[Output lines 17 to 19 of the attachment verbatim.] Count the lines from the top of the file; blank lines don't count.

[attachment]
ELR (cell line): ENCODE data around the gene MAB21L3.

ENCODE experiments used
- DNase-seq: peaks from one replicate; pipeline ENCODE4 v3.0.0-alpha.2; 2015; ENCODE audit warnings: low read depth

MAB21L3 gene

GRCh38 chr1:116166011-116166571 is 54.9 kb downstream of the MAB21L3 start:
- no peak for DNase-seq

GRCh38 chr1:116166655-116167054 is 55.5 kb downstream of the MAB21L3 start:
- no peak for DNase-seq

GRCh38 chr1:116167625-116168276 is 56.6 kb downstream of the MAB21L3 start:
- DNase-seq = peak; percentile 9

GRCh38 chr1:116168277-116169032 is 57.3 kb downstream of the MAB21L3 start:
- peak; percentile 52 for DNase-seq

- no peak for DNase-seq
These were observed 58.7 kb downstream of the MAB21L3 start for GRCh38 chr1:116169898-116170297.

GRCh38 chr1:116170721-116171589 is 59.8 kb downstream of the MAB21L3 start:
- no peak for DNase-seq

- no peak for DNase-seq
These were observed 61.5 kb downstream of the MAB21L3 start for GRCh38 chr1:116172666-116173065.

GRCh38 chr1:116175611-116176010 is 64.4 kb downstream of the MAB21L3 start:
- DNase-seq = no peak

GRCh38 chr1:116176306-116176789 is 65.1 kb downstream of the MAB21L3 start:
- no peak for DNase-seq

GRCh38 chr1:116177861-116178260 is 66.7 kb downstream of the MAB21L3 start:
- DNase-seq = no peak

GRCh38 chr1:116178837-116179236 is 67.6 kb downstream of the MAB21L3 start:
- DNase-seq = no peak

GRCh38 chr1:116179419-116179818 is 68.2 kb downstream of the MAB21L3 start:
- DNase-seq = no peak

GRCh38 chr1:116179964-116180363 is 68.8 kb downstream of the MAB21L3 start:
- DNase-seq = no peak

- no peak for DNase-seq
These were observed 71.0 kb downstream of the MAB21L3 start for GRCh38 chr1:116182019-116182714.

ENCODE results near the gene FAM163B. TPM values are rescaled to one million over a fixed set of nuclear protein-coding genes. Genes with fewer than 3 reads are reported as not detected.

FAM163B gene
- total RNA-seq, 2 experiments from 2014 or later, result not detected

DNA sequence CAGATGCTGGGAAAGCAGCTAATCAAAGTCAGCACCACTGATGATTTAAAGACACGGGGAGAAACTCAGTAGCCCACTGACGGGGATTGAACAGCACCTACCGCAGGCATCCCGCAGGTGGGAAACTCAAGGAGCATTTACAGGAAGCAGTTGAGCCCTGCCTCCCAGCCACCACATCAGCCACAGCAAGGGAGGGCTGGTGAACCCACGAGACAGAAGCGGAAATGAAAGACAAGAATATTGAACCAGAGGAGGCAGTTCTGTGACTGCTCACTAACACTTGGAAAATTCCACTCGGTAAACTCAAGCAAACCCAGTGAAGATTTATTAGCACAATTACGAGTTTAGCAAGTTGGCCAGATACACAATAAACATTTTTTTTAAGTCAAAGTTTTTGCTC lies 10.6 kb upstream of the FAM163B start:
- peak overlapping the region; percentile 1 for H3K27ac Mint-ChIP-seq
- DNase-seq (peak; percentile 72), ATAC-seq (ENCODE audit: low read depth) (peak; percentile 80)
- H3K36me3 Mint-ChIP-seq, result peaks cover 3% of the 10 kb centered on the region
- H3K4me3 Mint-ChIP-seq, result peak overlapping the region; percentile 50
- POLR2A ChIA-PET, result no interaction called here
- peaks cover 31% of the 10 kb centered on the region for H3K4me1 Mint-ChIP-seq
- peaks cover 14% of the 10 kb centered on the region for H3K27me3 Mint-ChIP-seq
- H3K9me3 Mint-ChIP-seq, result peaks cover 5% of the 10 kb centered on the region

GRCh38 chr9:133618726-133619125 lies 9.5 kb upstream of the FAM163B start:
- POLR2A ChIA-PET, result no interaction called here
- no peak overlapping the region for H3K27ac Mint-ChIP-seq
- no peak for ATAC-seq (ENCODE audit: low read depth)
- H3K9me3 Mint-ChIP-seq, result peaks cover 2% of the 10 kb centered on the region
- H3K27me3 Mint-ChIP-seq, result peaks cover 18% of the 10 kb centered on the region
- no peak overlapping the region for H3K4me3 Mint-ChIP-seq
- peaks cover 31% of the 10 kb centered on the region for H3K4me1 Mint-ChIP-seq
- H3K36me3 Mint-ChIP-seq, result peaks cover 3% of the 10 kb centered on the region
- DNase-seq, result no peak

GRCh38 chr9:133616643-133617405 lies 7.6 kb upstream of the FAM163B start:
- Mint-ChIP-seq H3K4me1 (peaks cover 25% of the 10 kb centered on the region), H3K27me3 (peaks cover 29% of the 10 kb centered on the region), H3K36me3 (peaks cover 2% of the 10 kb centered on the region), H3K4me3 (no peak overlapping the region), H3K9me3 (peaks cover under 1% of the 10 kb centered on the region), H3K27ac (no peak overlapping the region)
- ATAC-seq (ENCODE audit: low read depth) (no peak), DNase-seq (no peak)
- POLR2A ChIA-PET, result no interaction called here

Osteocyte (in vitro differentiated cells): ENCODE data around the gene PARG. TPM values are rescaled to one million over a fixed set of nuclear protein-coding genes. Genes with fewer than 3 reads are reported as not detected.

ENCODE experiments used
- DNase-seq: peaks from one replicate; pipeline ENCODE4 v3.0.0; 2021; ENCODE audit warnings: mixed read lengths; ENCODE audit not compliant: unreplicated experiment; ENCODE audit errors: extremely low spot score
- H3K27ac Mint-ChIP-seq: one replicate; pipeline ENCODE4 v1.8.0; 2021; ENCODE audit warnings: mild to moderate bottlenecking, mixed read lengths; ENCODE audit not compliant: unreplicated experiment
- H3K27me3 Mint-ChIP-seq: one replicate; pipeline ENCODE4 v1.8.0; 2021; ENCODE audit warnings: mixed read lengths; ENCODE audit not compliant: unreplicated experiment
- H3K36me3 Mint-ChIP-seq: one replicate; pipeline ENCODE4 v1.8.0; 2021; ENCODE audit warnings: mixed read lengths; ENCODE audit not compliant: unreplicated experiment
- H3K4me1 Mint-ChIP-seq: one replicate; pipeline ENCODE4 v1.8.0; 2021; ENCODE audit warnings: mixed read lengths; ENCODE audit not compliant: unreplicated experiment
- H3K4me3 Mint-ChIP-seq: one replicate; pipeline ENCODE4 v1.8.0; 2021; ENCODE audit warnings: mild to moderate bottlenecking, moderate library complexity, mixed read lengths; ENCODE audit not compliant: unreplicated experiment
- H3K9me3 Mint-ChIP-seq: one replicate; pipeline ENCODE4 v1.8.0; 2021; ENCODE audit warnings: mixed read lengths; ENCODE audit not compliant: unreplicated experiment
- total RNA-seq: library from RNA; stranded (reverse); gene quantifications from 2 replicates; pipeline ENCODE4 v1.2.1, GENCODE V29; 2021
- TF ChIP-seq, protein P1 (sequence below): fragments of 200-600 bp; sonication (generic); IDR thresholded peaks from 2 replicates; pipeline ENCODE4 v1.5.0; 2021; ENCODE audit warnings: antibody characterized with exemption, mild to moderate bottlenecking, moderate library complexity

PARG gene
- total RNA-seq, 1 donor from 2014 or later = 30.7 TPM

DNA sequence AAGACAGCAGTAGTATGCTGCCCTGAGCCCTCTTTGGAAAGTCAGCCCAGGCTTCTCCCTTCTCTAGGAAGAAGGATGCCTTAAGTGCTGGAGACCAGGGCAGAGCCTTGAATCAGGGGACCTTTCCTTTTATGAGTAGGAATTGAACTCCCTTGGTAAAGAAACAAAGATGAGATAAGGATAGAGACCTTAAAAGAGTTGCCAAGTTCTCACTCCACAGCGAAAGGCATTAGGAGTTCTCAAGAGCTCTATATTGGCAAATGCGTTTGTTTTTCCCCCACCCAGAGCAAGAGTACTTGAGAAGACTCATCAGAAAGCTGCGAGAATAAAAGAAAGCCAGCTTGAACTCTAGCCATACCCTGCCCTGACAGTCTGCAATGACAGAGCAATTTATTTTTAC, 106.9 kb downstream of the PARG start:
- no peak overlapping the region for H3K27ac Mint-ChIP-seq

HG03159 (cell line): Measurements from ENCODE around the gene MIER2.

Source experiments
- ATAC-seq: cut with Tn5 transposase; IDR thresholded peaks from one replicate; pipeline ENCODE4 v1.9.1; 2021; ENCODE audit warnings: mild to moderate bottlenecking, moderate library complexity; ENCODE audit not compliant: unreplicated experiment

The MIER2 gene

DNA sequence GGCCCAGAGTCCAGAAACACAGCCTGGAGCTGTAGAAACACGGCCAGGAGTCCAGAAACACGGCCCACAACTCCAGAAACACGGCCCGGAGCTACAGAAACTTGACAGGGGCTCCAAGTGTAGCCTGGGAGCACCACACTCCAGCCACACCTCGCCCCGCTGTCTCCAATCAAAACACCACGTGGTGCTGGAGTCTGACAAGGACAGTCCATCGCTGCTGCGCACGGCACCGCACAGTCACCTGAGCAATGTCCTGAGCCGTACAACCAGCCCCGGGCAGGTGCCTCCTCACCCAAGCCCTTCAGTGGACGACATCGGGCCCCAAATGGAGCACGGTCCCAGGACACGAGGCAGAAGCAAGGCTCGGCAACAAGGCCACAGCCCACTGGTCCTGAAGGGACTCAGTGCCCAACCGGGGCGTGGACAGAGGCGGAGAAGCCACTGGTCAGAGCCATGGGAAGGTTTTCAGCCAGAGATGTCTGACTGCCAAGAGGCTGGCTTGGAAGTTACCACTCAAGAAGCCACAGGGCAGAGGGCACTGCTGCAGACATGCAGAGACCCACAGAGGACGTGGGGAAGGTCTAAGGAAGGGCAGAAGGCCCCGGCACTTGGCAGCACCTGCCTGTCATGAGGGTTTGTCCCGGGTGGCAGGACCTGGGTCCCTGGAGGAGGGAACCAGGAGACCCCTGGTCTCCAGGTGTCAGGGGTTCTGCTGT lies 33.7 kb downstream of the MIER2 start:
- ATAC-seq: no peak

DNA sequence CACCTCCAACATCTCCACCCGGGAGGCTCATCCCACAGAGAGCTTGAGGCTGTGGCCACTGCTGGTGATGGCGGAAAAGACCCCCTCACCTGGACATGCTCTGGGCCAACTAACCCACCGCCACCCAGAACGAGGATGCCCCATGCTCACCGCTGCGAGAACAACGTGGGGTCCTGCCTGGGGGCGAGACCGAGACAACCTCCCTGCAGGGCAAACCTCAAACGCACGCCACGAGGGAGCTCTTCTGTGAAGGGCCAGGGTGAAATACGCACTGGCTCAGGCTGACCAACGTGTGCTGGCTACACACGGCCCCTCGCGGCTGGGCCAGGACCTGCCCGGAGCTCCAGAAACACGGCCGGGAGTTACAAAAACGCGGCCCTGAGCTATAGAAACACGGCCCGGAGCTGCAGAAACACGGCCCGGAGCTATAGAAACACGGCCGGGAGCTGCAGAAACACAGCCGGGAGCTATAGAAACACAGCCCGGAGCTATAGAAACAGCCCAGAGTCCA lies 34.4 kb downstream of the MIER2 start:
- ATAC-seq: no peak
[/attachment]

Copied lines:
- no peak for DNase-seq
These were observed 61.5 kb downstream of the MAB21L3 start for GRCh38 chr1:116172666-116173065.

GRCh38 chr1:116175611-116176010 is 64.4 kb downstream of the MAB21L3 start: